Canadian road block halts U.S. men's high-powered offense
7-1, 3-2, 5-1 and 5-2.
Those were the scores of the U.S.’s first four games — all wins — at the Sochi Winter Olympics, a big reason why the American offense was so thoroughly lauded heading into the semifinals.
Embedded video_content_type: USA men's hockey can't find net in final minute vs. Canada
But on Friday, defense won out over offense as the Canadians blanked the Americans in a 1-0 win.
The U.S., which had relied so heavily on its balanced attack in its previous contests, certainly put forth a strong effort and had some quality scoring opportunities. Zach Parise, who had just one point in America’s previous four games, did everything he could to generate offense, putting a game-high eight shots on goal. Phil Kessel, the tournament’s leading scorer, fired four shots on Canadian netminder Carey Price, while Patrick Kane registered three.
In short, you couldn’t accuse the Americans of a poor effort.
Canada ultimately deserves more credit than America deserves blame. The Canadian team defense, which has been superb throughout the tournament, was at the top of its game and did a tremendous job of forechecking, back-checking and winning the possession game (click here to see Canada’s Corsi edge.)
“It’s disappointing,” American defenseman Brooks Orpik said, per the Pittsburgh Tribune-Review. “I felt like we were getting better and better every game. They really stuffed the middle.”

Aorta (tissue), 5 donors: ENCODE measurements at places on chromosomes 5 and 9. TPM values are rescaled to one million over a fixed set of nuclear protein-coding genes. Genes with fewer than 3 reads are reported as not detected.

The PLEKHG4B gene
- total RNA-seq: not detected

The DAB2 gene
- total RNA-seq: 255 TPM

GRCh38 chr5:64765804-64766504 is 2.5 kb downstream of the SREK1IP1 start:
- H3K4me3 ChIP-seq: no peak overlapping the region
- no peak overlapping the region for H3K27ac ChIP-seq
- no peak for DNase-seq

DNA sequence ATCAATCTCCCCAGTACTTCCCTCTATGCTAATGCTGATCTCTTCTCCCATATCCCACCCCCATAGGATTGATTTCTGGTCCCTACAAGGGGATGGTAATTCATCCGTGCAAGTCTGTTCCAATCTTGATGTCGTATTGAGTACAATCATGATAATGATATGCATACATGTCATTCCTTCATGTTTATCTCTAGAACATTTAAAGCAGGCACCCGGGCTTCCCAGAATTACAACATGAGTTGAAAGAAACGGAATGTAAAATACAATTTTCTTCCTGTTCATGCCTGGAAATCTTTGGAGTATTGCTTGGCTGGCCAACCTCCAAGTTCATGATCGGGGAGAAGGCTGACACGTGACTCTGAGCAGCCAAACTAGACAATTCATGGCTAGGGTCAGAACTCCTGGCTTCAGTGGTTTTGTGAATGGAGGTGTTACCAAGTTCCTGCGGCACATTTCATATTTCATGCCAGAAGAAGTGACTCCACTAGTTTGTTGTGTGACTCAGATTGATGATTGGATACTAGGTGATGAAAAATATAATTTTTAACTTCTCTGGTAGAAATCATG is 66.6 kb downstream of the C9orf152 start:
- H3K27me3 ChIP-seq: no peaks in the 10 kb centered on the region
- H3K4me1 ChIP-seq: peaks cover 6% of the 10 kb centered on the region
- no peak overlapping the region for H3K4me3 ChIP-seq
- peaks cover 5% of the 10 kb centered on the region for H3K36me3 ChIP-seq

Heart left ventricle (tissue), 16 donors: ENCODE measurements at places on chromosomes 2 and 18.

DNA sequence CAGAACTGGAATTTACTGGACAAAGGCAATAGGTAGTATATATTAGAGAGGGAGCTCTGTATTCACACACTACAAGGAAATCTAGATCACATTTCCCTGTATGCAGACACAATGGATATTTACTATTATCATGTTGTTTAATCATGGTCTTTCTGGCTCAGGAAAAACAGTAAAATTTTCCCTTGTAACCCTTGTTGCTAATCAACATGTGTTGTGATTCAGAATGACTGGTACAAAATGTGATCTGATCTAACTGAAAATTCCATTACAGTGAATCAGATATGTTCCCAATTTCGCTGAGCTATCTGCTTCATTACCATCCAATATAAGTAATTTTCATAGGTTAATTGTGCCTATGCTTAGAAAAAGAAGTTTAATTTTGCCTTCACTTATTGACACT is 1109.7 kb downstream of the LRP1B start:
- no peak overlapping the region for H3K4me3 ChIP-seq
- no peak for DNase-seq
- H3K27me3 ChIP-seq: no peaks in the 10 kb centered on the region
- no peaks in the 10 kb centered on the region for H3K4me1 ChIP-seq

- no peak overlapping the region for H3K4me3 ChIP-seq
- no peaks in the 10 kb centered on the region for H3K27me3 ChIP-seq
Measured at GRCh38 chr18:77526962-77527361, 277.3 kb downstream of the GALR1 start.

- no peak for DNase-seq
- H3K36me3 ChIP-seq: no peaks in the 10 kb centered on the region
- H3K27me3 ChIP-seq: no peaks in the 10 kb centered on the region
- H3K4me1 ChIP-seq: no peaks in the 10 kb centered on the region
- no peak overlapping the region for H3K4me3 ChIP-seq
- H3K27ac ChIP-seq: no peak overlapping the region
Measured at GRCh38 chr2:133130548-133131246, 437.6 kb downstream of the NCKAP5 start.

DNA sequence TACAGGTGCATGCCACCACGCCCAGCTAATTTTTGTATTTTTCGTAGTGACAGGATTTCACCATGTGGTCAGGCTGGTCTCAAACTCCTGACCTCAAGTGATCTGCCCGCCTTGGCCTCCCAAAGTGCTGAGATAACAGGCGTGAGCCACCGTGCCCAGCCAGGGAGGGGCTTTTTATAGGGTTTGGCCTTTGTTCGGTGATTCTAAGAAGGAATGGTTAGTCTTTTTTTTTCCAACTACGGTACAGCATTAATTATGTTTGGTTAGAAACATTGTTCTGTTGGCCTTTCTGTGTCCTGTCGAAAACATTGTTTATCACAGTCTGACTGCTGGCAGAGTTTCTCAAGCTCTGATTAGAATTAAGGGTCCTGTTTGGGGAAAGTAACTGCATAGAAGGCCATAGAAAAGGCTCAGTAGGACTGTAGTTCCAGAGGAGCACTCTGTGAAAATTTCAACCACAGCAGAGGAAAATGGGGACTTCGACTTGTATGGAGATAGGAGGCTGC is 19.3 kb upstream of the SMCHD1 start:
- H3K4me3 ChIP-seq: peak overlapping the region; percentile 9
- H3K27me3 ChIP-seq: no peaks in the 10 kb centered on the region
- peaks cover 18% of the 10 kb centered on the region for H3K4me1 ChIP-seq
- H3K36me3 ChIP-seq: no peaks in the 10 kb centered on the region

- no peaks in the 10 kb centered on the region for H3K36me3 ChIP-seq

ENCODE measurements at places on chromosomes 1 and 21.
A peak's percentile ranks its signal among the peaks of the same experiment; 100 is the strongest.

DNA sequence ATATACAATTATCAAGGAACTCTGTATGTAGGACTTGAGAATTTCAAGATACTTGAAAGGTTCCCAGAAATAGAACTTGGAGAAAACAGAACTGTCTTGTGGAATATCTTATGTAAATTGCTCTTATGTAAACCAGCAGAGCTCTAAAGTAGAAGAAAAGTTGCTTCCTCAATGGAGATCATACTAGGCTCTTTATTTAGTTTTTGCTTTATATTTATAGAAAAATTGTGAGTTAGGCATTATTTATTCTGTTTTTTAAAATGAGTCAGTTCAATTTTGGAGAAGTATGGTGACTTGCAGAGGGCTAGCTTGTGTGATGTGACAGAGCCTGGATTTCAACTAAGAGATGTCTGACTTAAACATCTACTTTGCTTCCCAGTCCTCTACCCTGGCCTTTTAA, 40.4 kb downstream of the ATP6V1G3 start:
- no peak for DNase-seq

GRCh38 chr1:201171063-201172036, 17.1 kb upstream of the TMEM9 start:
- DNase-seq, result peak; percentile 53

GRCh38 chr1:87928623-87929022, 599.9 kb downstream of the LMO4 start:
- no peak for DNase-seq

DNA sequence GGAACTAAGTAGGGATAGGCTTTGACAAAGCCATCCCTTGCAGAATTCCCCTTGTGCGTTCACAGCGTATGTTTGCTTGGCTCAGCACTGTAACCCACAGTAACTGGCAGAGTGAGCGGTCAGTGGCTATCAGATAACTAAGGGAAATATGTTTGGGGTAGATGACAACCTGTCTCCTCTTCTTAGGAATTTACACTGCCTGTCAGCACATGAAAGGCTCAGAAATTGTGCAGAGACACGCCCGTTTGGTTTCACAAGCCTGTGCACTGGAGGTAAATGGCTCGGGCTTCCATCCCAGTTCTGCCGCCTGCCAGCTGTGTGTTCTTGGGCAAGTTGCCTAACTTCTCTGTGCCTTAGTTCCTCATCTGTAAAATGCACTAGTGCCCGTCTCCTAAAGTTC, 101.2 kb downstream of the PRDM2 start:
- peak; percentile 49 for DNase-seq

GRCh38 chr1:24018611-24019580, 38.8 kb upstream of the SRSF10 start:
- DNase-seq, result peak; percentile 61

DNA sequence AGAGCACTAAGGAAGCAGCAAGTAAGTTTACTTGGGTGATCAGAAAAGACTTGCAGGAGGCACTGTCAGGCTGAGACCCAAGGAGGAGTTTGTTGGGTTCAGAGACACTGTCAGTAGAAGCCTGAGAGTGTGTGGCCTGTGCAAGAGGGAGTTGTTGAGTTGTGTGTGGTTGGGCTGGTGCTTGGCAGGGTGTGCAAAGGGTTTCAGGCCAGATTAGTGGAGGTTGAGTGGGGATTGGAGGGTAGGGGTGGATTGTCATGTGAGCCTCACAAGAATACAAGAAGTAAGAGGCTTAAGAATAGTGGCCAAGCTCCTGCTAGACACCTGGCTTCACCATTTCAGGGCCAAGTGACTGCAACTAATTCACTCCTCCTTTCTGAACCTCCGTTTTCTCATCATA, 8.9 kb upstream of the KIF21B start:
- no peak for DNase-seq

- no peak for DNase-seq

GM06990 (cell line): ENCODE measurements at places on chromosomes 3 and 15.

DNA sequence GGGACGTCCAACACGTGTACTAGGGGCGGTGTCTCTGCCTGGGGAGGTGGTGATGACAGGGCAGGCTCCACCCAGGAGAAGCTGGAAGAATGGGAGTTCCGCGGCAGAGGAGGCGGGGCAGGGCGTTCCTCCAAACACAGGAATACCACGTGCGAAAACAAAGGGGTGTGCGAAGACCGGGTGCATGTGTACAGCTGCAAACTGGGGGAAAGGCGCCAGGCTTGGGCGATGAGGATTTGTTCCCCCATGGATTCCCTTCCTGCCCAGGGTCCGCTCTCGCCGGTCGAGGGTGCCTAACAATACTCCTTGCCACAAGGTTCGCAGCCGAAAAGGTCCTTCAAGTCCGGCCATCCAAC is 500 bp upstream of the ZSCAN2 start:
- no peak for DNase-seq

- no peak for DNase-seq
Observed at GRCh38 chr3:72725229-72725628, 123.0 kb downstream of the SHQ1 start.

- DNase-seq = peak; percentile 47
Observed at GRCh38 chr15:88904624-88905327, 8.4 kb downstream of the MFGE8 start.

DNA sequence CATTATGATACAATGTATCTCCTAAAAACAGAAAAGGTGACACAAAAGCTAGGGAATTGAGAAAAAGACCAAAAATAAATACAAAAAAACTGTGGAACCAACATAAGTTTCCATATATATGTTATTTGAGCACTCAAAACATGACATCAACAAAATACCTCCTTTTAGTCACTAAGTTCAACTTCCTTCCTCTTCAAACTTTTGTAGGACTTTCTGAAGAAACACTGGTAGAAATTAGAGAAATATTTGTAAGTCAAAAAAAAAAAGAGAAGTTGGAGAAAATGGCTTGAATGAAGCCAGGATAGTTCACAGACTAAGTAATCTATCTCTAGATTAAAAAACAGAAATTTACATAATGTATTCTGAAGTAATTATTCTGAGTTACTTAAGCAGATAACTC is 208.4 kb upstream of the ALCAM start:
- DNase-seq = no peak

Embedded owg_slideshow: Canada edges U.S. in semis
In taking the middle, the Canadians were taking a page out of the book the Latvians and Finns used to frustrate them, showing they have adapted since the start of the Olympics. Adopting those tactics allowed Canada to keep the U.S. forwards from executing their gameplan.
“We wanted to get pucks behind their D, create some opportunities that way,” Ryan Callahan said, per NHL.com. “Thought we did it early, but they defended well.”
Canada also managed to stay on the attack for large portions of this contest, sapping the U.S. of its ability to stage a sustained offensive. Had U.S. goalie Jonathan Quick not been able to largely match Price’s efforts — he was the busier of the two goalies, stopping 36 of 37 shots — the score could’ve been lopsided.
The number of chances and transition in a 1-0 game wasn’t lost on American head coach Dan Bylsma.
“It was up and down the ice,” he said, per NHL.com. “We weren’t able to counter that, we weren’t able to match that as much as we’d like.”